Thor Industries (THO) is the leading manufacturer of travel trailers ahead of Berkshire Hathaway's Forrest River, and they also make motor homes and buses. Travel trailers and 5th wheels account for 68 percent of sales, with motor homes at 17 percent and buses at 15 percent. It sells under the brand names of Airstream, Dutchmen, Four Winds, CrossRoads, Keystone, Corsair and Citation. Thor's bus division sells shuttle and transit buses to airports, city governments and tourist transport companies.

Thor has benefited from excellent management that started the company more than 25 years ago and the founders still own 36 percent of the shares outstanding. They have a track record of operational efficiency and excellent capital allocation. Thor's return on equity (ROE) has average 19.81 percent over the past 9 years with return on retained earnings of 15.15 percent. They acquire mismanaged businesses that compliment Thor's current operations and make them competitive again, taking advantage of the cyclical nature of the business to capture market share from competitors burdened by debt. Thor's shares outstanding have decreased an average of 0.7 percent per year since 2004, on top of which they have $119.6M in cash and no debt.

Having praised Thor's management, I must note that the bottom is falling out of the recreational trailer and motor home business. Predictably, high fuel prices, the credit contraction, and decreased consumer spending entering a recession-like period are hitting sales. Prices of raw materials have also increased, putting pressure on margins. Sales in the latest quarter ending April 30 declined 10.3 percent from the same period last year, with net income decreasing to $0.50 per share from $0.64 in the same quarter, 2007. The largest decline for Thor was the motor home sector, with revenue decreasing 24.2 percent and operating income falling 53 percent. In Thor's primary business of travel trailers, sales fell 8.4 percent and net income dropped 12.6 percent. Backlog fell 26.8 percent for both businesses to $276M. A strong point is the bus business in which revenue increased 1 percent and backlog grew 16.2 percent versus the same quarter last year.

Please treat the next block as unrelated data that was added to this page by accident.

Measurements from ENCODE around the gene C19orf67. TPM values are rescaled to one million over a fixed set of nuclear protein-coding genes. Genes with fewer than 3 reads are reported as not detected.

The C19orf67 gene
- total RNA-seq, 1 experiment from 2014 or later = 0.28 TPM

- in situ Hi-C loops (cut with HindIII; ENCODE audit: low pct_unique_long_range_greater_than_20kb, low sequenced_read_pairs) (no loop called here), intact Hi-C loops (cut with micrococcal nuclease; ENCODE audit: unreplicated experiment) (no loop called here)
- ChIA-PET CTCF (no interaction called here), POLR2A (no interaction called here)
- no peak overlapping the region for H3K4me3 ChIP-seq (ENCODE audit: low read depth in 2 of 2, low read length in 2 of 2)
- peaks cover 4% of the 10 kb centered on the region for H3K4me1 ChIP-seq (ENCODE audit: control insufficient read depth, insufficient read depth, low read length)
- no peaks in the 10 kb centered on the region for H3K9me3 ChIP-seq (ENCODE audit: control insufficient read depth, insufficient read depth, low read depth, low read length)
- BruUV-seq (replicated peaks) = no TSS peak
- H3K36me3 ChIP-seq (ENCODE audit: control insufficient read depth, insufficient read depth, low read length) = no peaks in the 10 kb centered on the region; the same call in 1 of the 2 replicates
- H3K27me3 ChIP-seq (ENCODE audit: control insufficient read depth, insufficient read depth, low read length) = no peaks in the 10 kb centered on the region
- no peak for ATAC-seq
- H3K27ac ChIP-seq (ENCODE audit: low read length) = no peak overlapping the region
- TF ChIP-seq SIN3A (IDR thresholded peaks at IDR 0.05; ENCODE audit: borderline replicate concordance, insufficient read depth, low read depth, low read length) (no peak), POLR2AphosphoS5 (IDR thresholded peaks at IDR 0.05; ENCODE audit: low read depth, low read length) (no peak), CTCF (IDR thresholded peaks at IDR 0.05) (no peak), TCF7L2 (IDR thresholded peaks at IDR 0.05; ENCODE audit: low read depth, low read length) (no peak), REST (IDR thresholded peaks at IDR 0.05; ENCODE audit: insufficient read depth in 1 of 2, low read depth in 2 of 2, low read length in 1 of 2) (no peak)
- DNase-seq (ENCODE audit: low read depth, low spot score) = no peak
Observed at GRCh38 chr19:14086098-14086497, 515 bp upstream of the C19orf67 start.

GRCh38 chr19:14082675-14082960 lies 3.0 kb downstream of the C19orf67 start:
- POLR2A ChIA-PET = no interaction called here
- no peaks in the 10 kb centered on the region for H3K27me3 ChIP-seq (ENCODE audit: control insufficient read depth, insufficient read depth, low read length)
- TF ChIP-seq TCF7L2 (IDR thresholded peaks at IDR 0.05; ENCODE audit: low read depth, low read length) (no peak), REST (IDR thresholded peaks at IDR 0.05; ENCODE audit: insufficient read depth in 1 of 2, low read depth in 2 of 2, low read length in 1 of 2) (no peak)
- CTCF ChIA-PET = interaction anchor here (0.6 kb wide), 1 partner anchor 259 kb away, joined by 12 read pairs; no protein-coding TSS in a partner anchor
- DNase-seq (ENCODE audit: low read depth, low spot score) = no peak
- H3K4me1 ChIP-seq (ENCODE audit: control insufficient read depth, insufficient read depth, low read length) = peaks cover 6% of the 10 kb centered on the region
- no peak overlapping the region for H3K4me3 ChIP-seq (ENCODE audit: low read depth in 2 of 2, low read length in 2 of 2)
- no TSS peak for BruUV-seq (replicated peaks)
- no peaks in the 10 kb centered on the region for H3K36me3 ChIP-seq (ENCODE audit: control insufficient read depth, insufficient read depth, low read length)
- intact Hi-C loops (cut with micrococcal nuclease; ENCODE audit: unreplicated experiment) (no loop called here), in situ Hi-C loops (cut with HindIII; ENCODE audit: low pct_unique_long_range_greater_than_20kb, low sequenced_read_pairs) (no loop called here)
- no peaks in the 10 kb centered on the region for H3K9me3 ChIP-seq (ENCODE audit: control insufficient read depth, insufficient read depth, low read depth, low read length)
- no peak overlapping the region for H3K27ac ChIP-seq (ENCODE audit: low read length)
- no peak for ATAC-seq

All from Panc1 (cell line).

Fuel prices are likely the greatest challenge to Thor. Motor homes often get around 4 mpg and have 100 gallon tanks. Do the math and the future looks grim for the motor home. Fortunately, Thor specializes in the more efficient trailers that are pulled by trucks and SUVs that get 8 mpg or better. A growing retiree demographic that is more fuel conscience but still wants to travel equals  an opportunity for Thor to gain market share from debt-ridden motor home manufacturers like Fleetwood. In the short term, the lack of available credit should hinder sales. GE Finance recently terminated a partnership with Thor to provide loans for customers; combined with the general credit contraction, this results in a greater difficulty in obtaining financing. 

During the last economic downturn in 2001, Thor had a decrease in net income of 26 percent and ROE fell to 12.9 percent. However, earnings doubled in 2003 and grew from $0.56 to $3.03 per share in six years. Of course, accurately predicting future sales is impossible, as they are dependent on fuel prices, consumer spending, and the price of raw materials. EV/Ebitda is currently 5.695x ttm, a discount to the historical average of about 10-11x. Ebitda would have to fall 43 percent from $206M to approx. $117M to reach an EV/Ebitda multiple of 10x. According to Yahoo Finance, the consensus 2008 earnings estimate is $1.88, falling 27 percent to $1.38 in 2009. At the recent price of $23 per share, Thor is trading at 16.7x 2009 estimated earnings, putting it in the middle of its historical trading range. 

Thor is a best in class business and will continue to excel and gain market share. The challenges it faces going forward and substantial, but management's ability to allocate capital gives them an edge over their competitors. The current environment should provide opportunities for Thor to buy assets at bargain prices as they have always done. In the short term, Thor should be very sensitive to changes in oil prices and economic numbers, and this should provide buying opportunities below $20 a share for the long-term investor.